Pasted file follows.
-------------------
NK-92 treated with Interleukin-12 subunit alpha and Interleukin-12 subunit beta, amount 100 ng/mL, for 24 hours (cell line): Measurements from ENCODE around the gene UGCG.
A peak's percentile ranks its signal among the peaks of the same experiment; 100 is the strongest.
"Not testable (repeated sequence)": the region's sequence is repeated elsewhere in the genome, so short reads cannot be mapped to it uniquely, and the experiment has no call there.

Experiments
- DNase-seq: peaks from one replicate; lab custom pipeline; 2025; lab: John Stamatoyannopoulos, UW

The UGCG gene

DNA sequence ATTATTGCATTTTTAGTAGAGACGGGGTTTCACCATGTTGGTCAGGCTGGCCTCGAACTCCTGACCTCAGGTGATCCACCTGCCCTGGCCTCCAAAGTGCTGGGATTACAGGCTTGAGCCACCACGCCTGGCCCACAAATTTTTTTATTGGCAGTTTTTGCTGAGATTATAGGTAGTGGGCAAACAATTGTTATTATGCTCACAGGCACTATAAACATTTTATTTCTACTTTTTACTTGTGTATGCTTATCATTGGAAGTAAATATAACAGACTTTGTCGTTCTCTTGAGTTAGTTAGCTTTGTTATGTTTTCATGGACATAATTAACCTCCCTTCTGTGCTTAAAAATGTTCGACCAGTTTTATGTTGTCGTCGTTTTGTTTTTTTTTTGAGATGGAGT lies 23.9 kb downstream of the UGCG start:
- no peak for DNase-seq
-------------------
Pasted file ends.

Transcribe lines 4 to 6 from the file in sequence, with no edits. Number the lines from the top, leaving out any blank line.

Experiments
- DNase-seq: peaks from one replicate; lab custom pipeline; 2025; lab: John Stamatoyannopoulos, UW

The UGCG gene